Kurtz: “The outcome is an atmosphere of self-censorship and fear.”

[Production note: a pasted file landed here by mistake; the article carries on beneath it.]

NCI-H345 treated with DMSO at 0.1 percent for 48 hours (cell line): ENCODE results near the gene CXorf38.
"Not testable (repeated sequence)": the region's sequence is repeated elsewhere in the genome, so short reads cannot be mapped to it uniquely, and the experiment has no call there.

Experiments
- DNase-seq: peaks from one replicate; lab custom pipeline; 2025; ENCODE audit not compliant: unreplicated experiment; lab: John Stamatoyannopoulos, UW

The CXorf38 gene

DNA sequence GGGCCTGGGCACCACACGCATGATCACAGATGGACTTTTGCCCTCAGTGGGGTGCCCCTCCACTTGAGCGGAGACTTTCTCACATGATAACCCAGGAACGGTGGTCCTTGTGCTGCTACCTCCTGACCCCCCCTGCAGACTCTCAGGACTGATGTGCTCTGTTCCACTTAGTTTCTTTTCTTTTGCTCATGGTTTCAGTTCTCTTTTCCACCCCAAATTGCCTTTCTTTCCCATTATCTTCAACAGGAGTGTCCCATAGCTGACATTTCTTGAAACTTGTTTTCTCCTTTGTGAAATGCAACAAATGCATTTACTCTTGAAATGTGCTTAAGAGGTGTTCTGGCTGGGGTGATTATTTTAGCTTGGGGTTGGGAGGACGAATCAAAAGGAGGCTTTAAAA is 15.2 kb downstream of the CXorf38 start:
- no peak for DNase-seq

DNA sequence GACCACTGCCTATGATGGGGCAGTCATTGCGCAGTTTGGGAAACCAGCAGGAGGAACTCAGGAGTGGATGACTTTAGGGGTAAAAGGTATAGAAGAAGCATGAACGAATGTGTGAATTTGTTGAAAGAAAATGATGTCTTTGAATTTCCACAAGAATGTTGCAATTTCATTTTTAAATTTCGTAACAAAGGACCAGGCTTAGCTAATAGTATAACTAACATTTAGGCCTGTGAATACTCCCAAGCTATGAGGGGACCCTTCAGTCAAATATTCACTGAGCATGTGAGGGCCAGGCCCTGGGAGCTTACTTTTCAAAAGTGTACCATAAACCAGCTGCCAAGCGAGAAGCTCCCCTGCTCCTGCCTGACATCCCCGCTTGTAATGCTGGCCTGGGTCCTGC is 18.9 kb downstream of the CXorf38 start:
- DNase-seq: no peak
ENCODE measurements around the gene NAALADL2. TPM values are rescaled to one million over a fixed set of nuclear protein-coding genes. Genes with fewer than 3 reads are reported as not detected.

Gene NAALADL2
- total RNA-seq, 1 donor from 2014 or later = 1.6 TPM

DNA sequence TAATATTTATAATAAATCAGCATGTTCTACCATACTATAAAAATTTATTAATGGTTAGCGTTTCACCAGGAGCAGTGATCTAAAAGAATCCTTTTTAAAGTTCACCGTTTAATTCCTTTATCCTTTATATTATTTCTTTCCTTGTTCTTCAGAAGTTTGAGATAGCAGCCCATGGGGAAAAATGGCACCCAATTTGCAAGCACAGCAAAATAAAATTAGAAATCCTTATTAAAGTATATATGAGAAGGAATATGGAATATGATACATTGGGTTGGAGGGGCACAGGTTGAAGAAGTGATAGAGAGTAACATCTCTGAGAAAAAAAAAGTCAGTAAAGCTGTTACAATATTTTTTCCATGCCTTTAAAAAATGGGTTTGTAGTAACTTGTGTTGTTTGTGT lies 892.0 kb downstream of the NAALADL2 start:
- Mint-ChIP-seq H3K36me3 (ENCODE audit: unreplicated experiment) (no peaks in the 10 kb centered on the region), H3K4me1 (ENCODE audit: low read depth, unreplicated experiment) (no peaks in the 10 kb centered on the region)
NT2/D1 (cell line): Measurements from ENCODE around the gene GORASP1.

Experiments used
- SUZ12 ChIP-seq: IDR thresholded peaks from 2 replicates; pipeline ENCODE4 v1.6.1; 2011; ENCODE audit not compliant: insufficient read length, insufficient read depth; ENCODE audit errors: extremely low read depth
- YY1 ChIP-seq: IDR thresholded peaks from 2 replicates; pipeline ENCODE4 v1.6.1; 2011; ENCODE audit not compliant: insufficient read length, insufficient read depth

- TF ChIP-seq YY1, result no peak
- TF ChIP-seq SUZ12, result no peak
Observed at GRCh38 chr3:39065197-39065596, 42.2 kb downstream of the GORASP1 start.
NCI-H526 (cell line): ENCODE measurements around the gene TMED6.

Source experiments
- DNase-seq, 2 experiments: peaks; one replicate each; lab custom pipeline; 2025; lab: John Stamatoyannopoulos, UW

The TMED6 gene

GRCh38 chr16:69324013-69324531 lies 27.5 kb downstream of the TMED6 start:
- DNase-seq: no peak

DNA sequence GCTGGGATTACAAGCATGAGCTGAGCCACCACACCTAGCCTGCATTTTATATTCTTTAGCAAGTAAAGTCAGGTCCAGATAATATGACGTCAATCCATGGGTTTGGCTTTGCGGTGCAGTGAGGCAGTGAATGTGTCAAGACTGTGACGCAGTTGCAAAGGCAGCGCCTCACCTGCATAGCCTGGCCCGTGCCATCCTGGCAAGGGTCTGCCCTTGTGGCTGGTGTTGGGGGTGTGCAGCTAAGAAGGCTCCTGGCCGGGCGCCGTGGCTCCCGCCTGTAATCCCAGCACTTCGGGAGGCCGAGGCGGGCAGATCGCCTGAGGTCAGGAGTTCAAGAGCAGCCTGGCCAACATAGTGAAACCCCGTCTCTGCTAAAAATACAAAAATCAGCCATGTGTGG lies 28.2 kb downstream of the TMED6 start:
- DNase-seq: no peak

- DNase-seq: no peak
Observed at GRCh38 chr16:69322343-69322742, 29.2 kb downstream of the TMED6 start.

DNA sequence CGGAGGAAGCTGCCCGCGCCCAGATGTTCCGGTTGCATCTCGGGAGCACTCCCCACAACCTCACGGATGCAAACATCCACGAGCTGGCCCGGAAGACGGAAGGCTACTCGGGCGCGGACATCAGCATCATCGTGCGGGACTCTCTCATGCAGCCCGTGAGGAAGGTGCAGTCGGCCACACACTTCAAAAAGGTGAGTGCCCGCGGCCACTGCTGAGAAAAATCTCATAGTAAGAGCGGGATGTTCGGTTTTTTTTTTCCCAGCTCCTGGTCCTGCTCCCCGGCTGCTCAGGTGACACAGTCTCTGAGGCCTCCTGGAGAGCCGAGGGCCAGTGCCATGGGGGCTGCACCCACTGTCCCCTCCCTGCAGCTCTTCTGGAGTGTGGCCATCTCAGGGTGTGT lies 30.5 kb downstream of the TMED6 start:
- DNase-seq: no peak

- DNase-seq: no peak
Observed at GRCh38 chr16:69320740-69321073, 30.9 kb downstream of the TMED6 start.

We have reached the point that conservatives must ask whether an Executive Order such as the one proposed can make things any worse than they already are.  To stand on a principle of limited government without taking into account the actual conditions of the ground is, one could say, but another form of imprudence.  We know the risks of Federal bureaucracy, but we also know for certain what has happened in the last four decades.  If it makes administrators try harder to maintain an open society on campus, if they feel some pressure from DC that counters the pressure they feel from the students, we may find after five years that the Executive Order is no longer necessary.  From what I have seen, even my liberal colleagues are uneasy with the current trends, and administrators, too, are fed up with overwrought students who believe their protests and disruptions are wholly right and proper.  They won’t say so, but when President Trump implements the order, many people on campus will breathe a long sigh of relief.